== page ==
This weeks trip to the cinema saw us seeing Young Victoria.
This story about Victoria before she became queen and her early years on the throne, her meeting Prince Albert and the politics that surrounded her, is one that is not well known. The story, which is apparently pretty accurate, shows us a very different picture from the one which most of us tend to conjure up at the sound of her name, that of a small elderly lady dressed in black and not amused. It also shows a very different kind of monarchy, to that which we have today.
The film itself is enjoyable and well done and in some ways is less about Victoria and more about the politics of the day. Her early life will be a real eye opener to those who don’t already know of it and is, in my opinion, probably one of the factors which made her the formidable person that history tends to portray her as. The story of her and Prince Albert was somewhat lacking, but this might have been due to the fact they didn’t want to make up things to fill the gaps, or presume other things for which there was no evidence. But then on the other hand they seem to be happy enough to tinkle with the scandal that surrounded her and Lord Melbourne. Paul Bettany who portrayed him hardly look a day over his 38 years, while Lord Melbourne had been 60 in what was to become known as ‘The Crisis of the Bedchamber’.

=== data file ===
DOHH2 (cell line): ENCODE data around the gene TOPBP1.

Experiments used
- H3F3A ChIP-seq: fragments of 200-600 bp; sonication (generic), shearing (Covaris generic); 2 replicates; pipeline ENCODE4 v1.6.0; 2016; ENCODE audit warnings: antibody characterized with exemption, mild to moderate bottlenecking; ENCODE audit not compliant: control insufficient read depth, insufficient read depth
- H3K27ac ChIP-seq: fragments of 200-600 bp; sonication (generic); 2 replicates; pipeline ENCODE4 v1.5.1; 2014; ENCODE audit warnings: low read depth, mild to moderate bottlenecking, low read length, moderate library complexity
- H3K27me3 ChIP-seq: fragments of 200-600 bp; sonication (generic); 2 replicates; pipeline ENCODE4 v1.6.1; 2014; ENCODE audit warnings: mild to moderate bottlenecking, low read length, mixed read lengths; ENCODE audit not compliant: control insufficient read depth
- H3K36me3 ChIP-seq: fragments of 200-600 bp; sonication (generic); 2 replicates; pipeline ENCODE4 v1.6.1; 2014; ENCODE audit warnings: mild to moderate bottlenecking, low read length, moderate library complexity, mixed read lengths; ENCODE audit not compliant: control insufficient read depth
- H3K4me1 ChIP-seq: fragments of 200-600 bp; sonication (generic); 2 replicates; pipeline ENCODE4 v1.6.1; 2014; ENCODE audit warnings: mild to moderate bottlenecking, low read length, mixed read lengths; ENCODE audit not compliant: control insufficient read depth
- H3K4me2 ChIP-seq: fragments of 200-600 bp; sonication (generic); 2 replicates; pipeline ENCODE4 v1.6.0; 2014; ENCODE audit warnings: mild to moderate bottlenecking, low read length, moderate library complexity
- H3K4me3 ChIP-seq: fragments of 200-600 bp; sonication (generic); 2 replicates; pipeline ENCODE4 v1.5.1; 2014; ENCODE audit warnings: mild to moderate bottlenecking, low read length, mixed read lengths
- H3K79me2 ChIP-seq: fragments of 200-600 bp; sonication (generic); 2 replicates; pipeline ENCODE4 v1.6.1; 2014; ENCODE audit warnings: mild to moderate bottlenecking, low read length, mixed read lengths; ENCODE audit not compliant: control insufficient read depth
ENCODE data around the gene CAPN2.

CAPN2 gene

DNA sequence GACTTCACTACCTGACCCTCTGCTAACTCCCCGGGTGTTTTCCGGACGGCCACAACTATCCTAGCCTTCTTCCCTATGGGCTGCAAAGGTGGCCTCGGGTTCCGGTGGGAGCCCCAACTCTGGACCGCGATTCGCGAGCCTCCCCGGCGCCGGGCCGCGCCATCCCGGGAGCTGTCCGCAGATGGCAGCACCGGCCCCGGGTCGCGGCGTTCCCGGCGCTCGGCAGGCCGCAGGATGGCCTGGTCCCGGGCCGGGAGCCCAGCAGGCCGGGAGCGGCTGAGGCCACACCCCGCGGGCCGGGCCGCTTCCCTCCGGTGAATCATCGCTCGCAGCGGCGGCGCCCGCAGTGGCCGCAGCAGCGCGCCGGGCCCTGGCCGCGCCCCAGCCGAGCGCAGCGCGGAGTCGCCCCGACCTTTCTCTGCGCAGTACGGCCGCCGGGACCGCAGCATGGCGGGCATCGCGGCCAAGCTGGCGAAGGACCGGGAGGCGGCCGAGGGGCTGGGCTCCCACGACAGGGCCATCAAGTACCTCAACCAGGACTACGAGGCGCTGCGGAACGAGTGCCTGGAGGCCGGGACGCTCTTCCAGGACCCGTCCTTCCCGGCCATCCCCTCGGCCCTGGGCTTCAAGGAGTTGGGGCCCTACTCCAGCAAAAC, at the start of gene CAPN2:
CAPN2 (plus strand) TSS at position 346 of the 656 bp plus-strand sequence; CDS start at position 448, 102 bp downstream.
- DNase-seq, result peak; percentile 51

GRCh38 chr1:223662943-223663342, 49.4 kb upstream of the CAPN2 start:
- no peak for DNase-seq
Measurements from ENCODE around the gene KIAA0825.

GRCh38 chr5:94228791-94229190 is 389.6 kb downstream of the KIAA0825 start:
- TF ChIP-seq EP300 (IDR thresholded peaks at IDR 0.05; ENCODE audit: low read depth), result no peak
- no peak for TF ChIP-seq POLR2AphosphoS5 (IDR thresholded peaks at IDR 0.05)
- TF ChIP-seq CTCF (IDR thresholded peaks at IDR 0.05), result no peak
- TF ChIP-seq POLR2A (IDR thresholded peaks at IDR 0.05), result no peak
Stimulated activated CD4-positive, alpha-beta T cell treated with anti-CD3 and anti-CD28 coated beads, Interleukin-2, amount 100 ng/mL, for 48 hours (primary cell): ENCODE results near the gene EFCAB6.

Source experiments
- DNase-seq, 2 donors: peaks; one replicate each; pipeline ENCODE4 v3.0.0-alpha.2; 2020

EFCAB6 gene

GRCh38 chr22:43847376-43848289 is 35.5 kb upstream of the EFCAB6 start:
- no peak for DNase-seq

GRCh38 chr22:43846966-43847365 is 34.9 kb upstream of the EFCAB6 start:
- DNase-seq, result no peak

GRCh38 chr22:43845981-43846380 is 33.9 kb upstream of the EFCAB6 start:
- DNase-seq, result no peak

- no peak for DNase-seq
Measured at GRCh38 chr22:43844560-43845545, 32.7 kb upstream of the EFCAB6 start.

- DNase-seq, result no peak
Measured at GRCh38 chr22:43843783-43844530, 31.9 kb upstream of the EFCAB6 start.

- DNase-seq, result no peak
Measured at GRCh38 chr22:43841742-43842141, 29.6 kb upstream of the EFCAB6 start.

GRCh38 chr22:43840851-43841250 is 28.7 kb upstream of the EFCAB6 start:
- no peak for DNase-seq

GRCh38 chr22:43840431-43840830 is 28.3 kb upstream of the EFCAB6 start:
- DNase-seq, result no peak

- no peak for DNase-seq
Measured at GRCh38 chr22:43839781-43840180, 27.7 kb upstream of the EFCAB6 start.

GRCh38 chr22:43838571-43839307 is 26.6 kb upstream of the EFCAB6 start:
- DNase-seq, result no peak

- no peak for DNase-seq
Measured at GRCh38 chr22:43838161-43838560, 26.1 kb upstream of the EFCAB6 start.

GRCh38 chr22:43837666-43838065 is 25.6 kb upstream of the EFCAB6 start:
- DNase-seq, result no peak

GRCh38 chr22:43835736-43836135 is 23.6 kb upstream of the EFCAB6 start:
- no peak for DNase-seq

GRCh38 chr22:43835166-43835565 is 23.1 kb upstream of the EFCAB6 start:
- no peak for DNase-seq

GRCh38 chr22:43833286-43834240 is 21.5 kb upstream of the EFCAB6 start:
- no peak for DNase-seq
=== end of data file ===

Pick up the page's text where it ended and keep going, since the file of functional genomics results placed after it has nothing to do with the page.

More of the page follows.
The costumes are wonderful, like me you might spend much of the film trying to decide what is really Royal Palaces, what is sets and what is cgi and the outstanding acting comes from Jim Broadbent as King William, Rupert Friend as Prince Albert, and Harriet Walter as Queen Adelade. Certainly worth seeing but I doubt it will be any the worse for waiting for it to be released on DVD.